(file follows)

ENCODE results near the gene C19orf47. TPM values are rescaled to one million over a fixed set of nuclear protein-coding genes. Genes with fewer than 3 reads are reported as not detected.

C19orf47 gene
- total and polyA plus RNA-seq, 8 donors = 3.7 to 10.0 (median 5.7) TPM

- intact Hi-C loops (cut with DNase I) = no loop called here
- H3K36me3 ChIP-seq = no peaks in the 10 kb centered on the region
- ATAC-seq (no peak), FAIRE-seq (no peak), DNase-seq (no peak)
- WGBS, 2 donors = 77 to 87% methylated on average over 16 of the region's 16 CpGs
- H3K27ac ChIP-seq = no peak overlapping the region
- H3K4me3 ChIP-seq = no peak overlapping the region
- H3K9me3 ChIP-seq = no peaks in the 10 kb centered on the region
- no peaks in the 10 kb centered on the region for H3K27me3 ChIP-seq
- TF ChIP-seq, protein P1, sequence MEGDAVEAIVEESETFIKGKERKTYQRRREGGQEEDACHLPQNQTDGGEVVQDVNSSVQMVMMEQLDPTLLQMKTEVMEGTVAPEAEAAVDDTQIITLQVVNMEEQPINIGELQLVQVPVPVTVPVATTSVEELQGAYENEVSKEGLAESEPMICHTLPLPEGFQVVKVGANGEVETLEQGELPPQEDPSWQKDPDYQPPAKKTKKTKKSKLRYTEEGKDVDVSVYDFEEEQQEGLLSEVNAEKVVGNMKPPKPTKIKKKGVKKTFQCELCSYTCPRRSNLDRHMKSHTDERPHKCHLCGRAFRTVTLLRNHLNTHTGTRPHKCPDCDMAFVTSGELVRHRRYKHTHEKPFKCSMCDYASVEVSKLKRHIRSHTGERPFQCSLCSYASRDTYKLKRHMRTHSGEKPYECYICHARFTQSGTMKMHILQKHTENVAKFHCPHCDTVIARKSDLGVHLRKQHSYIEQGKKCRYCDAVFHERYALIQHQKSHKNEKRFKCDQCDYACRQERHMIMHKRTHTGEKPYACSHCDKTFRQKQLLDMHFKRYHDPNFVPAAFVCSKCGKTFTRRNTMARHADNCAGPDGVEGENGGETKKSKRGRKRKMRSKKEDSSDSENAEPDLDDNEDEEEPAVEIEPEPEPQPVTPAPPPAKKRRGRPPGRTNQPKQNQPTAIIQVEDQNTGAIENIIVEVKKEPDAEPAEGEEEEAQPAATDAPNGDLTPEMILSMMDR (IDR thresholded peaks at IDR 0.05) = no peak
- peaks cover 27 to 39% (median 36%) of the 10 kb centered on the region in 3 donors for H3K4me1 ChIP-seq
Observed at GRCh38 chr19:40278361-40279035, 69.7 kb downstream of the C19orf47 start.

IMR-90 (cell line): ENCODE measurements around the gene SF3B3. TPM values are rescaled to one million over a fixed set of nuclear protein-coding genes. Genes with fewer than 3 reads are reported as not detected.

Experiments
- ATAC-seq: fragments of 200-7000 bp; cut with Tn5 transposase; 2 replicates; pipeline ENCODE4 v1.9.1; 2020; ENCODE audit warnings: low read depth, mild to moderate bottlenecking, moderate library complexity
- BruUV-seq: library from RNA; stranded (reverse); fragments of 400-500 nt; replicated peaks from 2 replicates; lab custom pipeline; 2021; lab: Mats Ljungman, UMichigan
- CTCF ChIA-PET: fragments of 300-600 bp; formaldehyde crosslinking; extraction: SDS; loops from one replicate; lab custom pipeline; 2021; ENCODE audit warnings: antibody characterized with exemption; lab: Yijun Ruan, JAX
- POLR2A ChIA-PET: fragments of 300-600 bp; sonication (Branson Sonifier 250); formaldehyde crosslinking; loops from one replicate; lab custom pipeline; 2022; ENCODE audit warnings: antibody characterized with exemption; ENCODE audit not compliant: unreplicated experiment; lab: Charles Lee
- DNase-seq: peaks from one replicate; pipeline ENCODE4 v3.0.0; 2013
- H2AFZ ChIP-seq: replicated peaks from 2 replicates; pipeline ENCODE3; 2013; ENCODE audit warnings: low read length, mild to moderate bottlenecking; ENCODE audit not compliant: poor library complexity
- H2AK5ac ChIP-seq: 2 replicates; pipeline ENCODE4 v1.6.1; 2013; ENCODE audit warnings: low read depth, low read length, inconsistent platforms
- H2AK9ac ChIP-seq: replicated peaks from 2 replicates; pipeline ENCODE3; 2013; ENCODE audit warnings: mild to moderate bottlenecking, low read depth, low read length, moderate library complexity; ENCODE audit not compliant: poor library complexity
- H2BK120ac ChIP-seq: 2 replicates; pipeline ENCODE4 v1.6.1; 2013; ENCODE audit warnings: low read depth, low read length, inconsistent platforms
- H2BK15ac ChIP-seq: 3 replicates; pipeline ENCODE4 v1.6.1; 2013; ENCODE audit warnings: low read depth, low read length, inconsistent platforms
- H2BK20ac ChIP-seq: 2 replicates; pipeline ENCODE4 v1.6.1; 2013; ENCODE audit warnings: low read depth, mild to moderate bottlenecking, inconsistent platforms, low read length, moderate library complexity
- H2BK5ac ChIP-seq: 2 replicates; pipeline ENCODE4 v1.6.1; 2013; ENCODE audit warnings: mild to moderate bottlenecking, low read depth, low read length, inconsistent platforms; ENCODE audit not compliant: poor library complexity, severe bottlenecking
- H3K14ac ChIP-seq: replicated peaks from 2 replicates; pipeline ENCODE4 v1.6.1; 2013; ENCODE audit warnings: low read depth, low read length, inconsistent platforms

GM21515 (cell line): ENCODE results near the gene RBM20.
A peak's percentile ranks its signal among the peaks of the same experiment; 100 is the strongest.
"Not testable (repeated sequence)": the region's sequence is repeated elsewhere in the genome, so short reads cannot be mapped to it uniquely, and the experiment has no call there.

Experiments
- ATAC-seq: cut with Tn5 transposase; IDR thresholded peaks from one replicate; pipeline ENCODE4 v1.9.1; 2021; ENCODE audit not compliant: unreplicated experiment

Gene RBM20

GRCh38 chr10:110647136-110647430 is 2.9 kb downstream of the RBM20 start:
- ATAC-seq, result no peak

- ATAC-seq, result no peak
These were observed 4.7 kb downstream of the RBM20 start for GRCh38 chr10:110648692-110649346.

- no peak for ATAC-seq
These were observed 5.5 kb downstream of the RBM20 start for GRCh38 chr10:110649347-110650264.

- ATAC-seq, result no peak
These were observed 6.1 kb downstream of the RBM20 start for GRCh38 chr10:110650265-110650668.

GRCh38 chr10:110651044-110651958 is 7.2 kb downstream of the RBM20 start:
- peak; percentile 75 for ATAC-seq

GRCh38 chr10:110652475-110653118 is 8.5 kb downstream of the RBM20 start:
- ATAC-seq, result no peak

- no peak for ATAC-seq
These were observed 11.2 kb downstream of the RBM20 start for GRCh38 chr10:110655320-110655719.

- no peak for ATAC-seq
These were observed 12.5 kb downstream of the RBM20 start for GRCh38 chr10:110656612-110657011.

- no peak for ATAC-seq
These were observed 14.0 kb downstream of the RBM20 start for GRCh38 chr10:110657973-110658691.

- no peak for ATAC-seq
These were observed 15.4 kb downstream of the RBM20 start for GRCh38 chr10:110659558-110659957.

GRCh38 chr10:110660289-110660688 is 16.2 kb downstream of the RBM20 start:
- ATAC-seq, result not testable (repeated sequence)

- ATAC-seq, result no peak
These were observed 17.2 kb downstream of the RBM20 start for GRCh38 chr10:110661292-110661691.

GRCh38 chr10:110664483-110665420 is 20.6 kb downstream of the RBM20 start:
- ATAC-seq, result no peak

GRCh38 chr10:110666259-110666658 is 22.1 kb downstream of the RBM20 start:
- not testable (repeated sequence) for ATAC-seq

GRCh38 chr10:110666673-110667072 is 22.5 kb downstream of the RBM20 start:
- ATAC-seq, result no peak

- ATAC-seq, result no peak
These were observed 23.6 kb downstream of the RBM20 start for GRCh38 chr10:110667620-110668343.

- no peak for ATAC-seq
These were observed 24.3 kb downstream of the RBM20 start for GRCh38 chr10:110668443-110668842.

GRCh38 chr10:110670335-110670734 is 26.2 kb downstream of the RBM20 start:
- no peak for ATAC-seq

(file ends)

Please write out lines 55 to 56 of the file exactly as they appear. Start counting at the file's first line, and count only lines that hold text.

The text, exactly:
These were observed 15.4 kb downstream of the RBM20 start for GRCh38 chr10:110659558-110659957.

GRCh38 chr10:110660289-110660688 is 16.2 kb downstream of the RBM20 start: